How the Tax Cuts and Jobs Act Affects Businesses

Find out how the TCJA affects small businesses.

By , J.D.

In 2017, Congress passed the Tax Cuts and Jobs Act (TCJA), the most significant tax reform law in over 30 years. The TCJA continues to have a big impact on businesses' taxes. Except where otherwise noted, all of the changes covered in this article took effect January 1, 2018, and are scheduled to expire December 31, 2025.

Flat Corporate Tax Rate

The cornerstone of the TCJA is a lower income tax rate for regular C corporations. C corporations are separate taxpaying entities with their own tax rates. Under the TCJA, all C corporations are subject to a single flat tax rate of 21%. This flat rate replaces the tax rates ranging from 15% to 35% that C corporations paid under prior law. Unlike most of the other changes made by the TCJA, the 21% corporate tax rate is permanent.

Pass-Through Tax Deduction

The vast majority of smaller businesses are not organized as C corporations. Instead, they're pass-through entities, including sole proprietorships, limited liability companies, partnerships, and S corporations. These entities pay no taxes themselves. Instead, the profits from these businesses are passed through the entity, and the owners pay tax on them at their individual tax rates. These rates are higher than the 21% rate for C corporations—under the TCJA, the top individual tax rate is 37%.

The TCJA created a new tax deduction for people who earn income through pass-through entities. (New IRC Sec. 199A.) These individuals might be eligible to deduct an amount up to 20% of their net business income. This deduction is in addition to all their other business deductions. If this deduction applies, a pass-through owner is effectively taxed on only 80% of business income. So, the effective rate for pass-through owners in the top 37% tax bracket is 29.5%.

This is a personal deduction pass-through that owners can take on their returns whether or not they itemize. This deduction is scheduled to end in 2026. All the amounts shown below are subject to annual adjustments—these are the amounts for 2022. The deduction works as follows:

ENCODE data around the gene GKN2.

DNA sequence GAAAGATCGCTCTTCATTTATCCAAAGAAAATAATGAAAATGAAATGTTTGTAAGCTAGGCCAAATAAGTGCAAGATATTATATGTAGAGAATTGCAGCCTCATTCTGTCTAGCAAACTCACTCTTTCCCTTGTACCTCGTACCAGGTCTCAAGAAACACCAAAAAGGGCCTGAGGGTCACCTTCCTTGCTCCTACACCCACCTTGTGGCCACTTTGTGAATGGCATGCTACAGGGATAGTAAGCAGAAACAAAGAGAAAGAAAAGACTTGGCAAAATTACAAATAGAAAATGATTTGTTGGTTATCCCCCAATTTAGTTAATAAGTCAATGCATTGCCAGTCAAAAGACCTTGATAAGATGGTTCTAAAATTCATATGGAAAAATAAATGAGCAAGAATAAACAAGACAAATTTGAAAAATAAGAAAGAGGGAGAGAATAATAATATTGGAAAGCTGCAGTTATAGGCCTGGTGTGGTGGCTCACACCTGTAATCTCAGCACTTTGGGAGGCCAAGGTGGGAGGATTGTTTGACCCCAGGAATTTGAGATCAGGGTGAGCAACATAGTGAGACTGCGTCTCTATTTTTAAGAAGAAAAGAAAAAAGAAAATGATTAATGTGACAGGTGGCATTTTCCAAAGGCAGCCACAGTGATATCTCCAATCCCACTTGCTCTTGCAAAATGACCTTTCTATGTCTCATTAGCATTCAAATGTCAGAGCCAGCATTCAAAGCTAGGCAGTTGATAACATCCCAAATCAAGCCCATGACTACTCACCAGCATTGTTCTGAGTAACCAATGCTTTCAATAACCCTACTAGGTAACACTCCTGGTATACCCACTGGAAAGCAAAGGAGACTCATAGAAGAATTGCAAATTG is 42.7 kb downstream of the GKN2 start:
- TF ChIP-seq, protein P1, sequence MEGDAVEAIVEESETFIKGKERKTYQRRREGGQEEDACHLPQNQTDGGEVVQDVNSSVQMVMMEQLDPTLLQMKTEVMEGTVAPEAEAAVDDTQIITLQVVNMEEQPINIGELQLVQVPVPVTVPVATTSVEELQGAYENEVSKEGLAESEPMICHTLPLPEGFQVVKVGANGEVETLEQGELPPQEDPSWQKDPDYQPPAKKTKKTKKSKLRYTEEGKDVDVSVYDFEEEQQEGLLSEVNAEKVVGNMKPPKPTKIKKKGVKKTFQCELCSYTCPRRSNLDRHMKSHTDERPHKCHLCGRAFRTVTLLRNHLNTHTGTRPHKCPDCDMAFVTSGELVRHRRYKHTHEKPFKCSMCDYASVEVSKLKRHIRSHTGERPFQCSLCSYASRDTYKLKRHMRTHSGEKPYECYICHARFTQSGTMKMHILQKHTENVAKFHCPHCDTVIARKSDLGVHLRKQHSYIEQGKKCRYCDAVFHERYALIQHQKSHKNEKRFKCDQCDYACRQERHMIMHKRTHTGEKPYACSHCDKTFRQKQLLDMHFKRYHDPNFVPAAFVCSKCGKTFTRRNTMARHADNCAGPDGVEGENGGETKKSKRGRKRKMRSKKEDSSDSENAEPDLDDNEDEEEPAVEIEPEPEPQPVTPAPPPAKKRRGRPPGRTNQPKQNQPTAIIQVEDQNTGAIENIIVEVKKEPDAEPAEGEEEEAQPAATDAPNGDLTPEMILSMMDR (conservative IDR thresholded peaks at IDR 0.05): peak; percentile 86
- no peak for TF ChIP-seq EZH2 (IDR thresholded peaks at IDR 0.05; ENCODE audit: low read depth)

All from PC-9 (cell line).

2022 Income Below $340,100 ($170,050 for Singles)

A pass-through owner qualifies for an income tax deduction equal to 20% of net pass-through income if that person:

  • operates the business as a sole proprietor, LLC owner, partner in a partnership, or S corporation shareholder, and
  • total taxable income for the year from all sources after deductions is below $340,100 if married filing jointly, or $170,050 if single (2022).

This deduction is phased out if income exceeds the $340,100/$170,050 limits. It disappears entirely for marrieds filing jointly whose income exceeds $440,100 and for singles whose income exceeds $220,050.

2022 Income Above $440,100 ($220,050 for Singles)

If a pass-through owner's annual taxable income from all sources after deductions is over $440,100 if married filing jointly, or $22,050 if single, the owner is still entitled to a pass-through deduction of up to 20% of net business income. But the deduction can't exceed:

  • 50% of the owner's applicable share of the W-2 employee wages paid by the business, or
  • 25% of the owner's share of the W-2 wages paid by the business, plus 2.5% of the original purchase price of the long-term property used in the production of income—for example, the real property or equipment used in the business.

Because many owners of pass-through businesses have no employees, the 25% plus 2.5% deduction will be of most benefit to them. The 2.5% deduction can be taken during the entire depreciation period for the property. However, it can be no shorter than 10 years.

No Pass-Through Deduction for Service Business Owners

Special rules apply to pass-through owners whose business involves providing various services including health, law, accounting, actuarial science, performing arts, consulting, athletics, financial services, brokerage services, investing and investment management, trading and dealing in securities or commodities, or any business where the principal asset is the reputation or skill of one or more of its owners.

These service business owners are entitled to the 20% pass-through deduction only if their taxable income from all sources after deductions is less than $340,100 if married filing jointly, or $170,050 if single. The deduction is phased out if income exceeds the $340,100/$170,050 limits. It disappears entirely for marrieds filing jointly whose income exceeds $440,100 and for singles whose income exceeds $220,050. Service pass-through owners whose income exceeds the thresholds are not entitled to the 50% of W2 employee or 25% of W2 employee plus 2.5% of business property deduction.

100% Bonus Depreciation